28. Wu Q., Zhang C., Liang R., Wang B. Combustion and thermal properties of epoxy/phenyltrisilanol polyhedral oligomeric silsesquioxane nanocomposites. J. Therm. Anal. Calorim. 2009:1–7.
29. Wang X., Hu Y., Song L., Xing W., Lu H. Thermal degradation behaviors of epoxy resin/poss hybrids and phosphorus-silicon synergism of flame retardancy. J. Polym. Sci.B. 2010;48:693–705. doi: 10.1002/polb.21939. [Cross Ref]
30. Franchini E., Galy J., Gérard J.F., Tabuani D., Medici A. Influence of POSS structure on the fire retardant properties of epoxy hybrid networks. Polym. Degrad. Stab. 2009;94:1728–1736. doi: 10.1016/j.polymdegradstab.2009.06.025. [Cross Ref]
31. Figures. [(accessed on April 2010)]. Available online:
32. Kashiwagi T., Du F., Winey K.I., Groth K.M., Shields J.R., Bellayer S.P., Kim H., Douglas J.F. Flammability properties of polymer nanocomposites with single-walled carbon nanotubes: Effects of nanotube dispersion and concentration. Polymer. 2005;46:471–481. doi: 10.1016/j.polymer.2004.10.087. [Cross Ref]
33. Kashiwagi T., Grulke E., Hilding J., Groth K., Harris R., Butler K., Shields J., Kharchenko S., Douglas J. Thermal and flammability properties of polypropylene/carbon nanotube nanocomposites. Polymer. 2004;45:4227–4239. doi: 10.1016/j.polymer.2004.03.088. [Cross Ref]
34. Kuan C.F., Chen W.J., Li Y.L., Chen C.H., Kuan H.C., Chiang C.L. Flame retardance and thermal stability of carbon nanotube epoxy composite prepared from sol-gel method. J. Phys. Chem. Solids. 2010;71:539–543. doi: 10.1016/j.jpcs.2009.12.031. [Cross Ref]
35. Rahatekar S.S., Zammarano M., Matko S., Koziol K.K., Windle A.H., Nyden M., Kashiwagi T., Gilman J.W. Effect of carbon nanotubes and montmorillonite on the flammability of epoxy nanocomposites. Polym. Degrad. Stab. 2010;95:870–879. doi: 10.1016/j.polymdegradstab.2010.01.003. [Cross Ref]
36. Jimenez M., Duquesne S., Bourbigot S. Characterization of the performance of an intumescent fire protective coating. Surf. Coat. Technol. 2006;201:979–987. doi: 10.1016/j.surfcoat.2006.01.026. [Cross Ref]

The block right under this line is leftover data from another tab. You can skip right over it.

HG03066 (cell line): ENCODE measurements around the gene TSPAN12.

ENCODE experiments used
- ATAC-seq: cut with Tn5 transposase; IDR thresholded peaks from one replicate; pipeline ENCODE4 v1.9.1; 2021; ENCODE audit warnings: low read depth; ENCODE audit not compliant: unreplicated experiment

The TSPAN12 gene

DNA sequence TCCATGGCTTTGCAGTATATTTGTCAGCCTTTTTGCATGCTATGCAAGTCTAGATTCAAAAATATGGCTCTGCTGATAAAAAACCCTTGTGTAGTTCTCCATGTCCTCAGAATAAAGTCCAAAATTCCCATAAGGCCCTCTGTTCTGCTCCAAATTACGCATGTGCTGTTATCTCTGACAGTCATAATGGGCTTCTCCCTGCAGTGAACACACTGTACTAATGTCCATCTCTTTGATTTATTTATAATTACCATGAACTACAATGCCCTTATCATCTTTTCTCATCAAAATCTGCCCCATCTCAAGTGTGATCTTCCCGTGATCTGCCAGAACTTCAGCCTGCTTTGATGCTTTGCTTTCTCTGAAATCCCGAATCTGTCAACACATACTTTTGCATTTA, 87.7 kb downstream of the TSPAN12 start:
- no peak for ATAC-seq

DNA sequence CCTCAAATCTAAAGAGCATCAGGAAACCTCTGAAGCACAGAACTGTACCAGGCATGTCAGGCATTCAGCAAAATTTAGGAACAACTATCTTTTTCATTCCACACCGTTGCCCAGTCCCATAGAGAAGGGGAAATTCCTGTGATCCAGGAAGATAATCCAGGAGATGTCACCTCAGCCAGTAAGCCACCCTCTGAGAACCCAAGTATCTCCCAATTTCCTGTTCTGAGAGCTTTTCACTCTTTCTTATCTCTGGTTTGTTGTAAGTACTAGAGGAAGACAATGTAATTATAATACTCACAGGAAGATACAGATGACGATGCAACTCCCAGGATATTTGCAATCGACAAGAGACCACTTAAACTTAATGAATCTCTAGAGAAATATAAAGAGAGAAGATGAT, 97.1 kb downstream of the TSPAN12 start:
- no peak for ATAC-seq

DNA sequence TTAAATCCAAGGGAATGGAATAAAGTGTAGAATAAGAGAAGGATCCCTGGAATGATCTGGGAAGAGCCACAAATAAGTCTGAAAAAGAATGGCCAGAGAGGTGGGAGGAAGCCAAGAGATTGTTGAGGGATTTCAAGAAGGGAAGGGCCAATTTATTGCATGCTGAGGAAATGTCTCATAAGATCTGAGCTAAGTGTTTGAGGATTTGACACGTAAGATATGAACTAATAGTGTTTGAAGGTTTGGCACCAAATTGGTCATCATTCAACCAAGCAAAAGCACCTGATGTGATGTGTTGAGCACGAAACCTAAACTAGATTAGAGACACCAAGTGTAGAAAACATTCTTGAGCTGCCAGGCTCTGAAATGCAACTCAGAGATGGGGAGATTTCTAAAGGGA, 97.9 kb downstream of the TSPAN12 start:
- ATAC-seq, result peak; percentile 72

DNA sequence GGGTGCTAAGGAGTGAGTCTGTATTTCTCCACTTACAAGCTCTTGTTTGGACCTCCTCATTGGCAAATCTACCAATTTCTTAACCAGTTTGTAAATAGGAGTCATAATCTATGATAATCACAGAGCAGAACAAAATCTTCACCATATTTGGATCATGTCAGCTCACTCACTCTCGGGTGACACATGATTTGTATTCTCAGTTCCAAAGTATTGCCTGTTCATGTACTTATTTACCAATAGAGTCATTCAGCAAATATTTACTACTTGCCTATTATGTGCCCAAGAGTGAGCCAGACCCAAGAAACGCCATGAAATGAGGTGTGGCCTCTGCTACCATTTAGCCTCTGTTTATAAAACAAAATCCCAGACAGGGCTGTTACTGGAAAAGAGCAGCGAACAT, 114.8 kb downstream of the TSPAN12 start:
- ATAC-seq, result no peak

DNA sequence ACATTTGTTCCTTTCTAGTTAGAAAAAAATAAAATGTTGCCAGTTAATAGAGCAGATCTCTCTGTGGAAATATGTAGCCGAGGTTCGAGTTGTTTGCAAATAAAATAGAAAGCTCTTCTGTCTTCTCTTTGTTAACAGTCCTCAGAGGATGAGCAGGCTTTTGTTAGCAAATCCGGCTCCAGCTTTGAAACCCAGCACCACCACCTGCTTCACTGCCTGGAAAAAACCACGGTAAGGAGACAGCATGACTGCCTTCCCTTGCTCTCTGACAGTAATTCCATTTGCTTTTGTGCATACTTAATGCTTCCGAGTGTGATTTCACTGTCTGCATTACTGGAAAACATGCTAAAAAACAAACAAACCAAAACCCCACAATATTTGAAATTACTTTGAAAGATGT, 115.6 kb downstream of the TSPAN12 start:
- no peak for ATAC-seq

37. Wang L.S., Wang X.L., Yan G.L. Synthesis, characterization and flame retardance behaviour of poly(ethylene terephthalate) copolymer containing triaryl phosphine oxide. Polym. Degrad. Stab. 2000;69:127–130. doi: 10.1016/S0141-3910(00)00050-1. [Cross Ref]
38. Fontaine G., Bourbigot S., Duquesne S. Neutralized flame retardant phosphorus agent: Facile synthesis, reaction to fire in PP and synergy with zinc borate. Polym. Degrad. Stab. 2008;93:68–76. doi: 10.1016/j.polymdegradstab.2007.10.019. [Cross Ref]
39. Samyn F., Bourbigot S., Jama C., Bellayer S., Nazare S., Hull R., Fina A., Castrovinci A., Camino G. Characterisation of the dispersion in polymer flame retarded nanocomposites. Eur. Polym. J. 2008;44:1631–1641. doi: 10.1016/j.eurpolymj.2008.03.018. [Cross Ref]
40. Levchik S., Piotrowski A., Weil E., Yao Q. New developments in flame retardancy of epoxy resins. Polym. Degrad. Stab. 2005;88:57–62. doi: 10.1016/j.polymdegradstab.2004.02.019. [Cross Ref]
41. Levchik S.V., Weil E.D. A review of recent progress in phosphorus-based flame retardants. J. Fire Sci. 2006;24:345–364. doi: 10.1177/0734904106068426. [Cross Ref]
42. Jain P., Choudhary V., Varma I.K. Flame retarding epoxies with phosphorus. J. Macromol. Sci., Polym. Rev. 2002;42:139–183. doi: 10.1081/MC-120004762. [Cross Ref]
43. Hussain M., Varley R.J., Mathys Z., Cheng Y.B., Simon G.P. Effect of Organo-Phosphorus and Nano-Clay Materials on the Thermal and Fire Performance of Epoxy Resins. J. Appl. Polym. Sci. 2004;91:1233–1253. doi: 10.1002/app.13267. [Cross Ref]
44. Wang C.S., Lin Hsuan C. Synthesis and properties of phosphorus-containing epoxy resins by novel method. J. Polym. Sci., Part A: Polym. Chem. 1999;37:3903–3909. doi: 10.1002/(SICI)1099-0518(19991101)37:21<3903::AID-POLA4>3.0.CO;2-X. [Cross Ref]
45. Lin C.H., Wang C.S. Novel phosphorus-containing epoxy resins Part I. Synthesis and properties. Polymer. 2001;42:1869–1878. doi: 10.1016/S0032-3861(00)00447-X. [Cross Ref]
46. Ciesielski M., Schäfer A., Döring M. Novel efficient DOPO-based flame-retardants for PWB relevant epoxy resins with high glass transition temperatures. Polym. Adv. Technol. 2008;19:507–515. doi: 10.1002/pat.1090. [Cross Ref]